NACA Kingcobra testbed flies again

Jim Dale reefing P-63 42-68941/N191H round at Atlanta Regional Airport on 19 February.
JOHN WILLHOFF

A Bell P-63A Kingcobra that was flown as a test aircraft with both the Bell Aircraft Corporation and the National Advisory Committee for Aeronautics took to the air for the first time for more than 40 years at Atlanta Regional Airport on 18 February, following a 16-year restoration with the Dixie Wing of the Commemorative Air Force (CAF).

At the controls of 42-68941 was Jim Dale, the director of maintenance for the Lewis Air Legends collection at San Antonio, Texas, who has 6,000 hours flying warbirds and is the highest-time current P-63 pilot in the USA. After landing, Jim commented: “The flight was great; no major issues to report but only minor adjustments. The airplane was just slightly left wing-heavy and the controls are a bit heavy but nothing that can’t be fixed with ease. The trims were great, light and quick to react”. Following Jim’s input, a small adjustment was made to the rpm settings of the propeller, and four further flights were made over the 18-19 February weekend.

Originally rolled out at the Bell factory in Niagara Falls on 24 February 1944, 42-68941 flew with the manufacturer as a test aircraft from 15 July 1944 until January 1945. The machine was used for testing modifications that were to be incorporated on the P-63C and P-63E variants, being fitted with a ventral fin to evaluate handling qualities before the fin was used on the C and E models. It was also fitted with a windscreen defroster, intended for the P-63E-5 series, which ended up not being proceeded with.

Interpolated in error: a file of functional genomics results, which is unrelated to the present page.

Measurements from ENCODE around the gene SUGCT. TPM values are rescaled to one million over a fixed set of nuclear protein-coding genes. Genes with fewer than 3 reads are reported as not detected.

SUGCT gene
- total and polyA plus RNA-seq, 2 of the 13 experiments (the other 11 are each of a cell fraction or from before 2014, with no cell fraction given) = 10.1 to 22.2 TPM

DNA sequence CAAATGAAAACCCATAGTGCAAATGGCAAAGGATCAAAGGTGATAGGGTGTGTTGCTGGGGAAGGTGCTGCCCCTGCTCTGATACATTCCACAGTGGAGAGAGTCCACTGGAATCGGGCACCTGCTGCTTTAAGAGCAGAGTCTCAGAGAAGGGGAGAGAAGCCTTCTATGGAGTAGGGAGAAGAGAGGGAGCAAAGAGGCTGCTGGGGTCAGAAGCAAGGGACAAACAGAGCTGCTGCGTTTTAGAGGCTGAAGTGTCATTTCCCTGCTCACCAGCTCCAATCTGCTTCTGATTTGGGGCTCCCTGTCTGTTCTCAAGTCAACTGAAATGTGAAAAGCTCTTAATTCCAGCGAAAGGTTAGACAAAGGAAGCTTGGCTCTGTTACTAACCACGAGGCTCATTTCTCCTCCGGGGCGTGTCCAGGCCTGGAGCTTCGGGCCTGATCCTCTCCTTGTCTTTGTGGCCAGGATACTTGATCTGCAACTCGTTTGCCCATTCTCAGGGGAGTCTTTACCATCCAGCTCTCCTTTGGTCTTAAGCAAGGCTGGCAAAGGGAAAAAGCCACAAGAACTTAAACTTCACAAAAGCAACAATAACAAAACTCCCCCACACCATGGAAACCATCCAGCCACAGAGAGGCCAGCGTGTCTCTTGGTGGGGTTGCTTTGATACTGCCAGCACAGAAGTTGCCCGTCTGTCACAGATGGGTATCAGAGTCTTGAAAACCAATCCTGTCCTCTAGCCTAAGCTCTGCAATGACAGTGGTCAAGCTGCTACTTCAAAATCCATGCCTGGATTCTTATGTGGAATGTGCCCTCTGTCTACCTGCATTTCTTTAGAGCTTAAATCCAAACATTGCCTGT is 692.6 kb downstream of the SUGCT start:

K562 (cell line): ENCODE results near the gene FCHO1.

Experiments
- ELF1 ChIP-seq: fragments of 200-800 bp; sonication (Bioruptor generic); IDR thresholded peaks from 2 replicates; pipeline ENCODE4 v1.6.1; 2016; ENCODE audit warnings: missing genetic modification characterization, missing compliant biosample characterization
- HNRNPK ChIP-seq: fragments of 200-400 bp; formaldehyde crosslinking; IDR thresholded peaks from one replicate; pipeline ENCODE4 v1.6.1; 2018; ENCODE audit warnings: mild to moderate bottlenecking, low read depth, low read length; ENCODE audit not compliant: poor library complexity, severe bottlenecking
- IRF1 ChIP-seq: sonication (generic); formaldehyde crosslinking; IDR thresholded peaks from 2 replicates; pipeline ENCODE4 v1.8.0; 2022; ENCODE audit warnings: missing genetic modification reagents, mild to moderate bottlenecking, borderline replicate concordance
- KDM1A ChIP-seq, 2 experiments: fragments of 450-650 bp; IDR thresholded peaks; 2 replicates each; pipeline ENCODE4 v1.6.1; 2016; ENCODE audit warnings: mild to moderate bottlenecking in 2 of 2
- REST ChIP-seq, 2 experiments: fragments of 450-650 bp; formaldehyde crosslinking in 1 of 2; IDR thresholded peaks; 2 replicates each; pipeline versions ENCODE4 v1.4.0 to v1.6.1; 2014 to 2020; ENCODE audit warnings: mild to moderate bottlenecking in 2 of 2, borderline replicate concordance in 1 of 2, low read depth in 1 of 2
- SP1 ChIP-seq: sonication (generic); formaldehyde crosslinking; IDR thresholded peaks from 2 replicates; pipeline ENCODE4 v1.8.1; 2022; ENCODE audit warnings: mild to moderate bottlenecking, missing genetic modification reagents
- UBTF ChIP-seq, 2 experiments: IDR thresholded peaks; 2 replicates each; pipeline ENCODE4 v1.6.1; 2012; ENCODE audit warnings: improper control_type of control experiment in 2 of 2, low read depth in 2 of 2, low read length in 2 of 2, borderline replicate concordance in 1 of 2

The aircraft was accepted by NACA on 27 January 1945, and gained the then standard large ‘Test’ lettering on the nose. The 37mm cannon and the under wing machine guns were removed on P-63 test aircraft, the nose bay being ideal for housing test equipment, and the orifice in the spinner was covered over with a small dome.

Two King cobras were assigned to the Ames Research Center. One technical paper, published on 10 April 1946, is known to have resulted from the P-63 test programme, NACA Technical Note 1044 ‘Effect of Mach and Reynolds Number on Maximum Lift Coefficient’, which was co-authored by NACA test pilot John R. Spreiter. The aircraft was also used on aileron flutter tests. Evidence of this is still apparent on the aeroplane, in the shape of the static pressure test ports drilled into the surface of the left aileron.

During September 1946 the P-63 was sold off for just $1,000 and registered NX75488 to Steven H. Christenson of Houston, Texas. He intended to use it as an air racer, but the aircraft was destined to sit neglected at Dallas-Love Field until being sold on 10 March 1963 to one of the earliest warbird operators, Don Hull of Sugarland, Texas. It moved on to the then Confederate Air Force during the summer of 1975, and was flown to Harlingen, Texas, by legendary racer/display pilot ‘Lefty’ Gardner on 5 October 1975, in time for the CAF’s Airsho 75. With only about 370 hours on the clock, that was the last known flight of 42-68941 until Jim Dale got airborne on 18 February.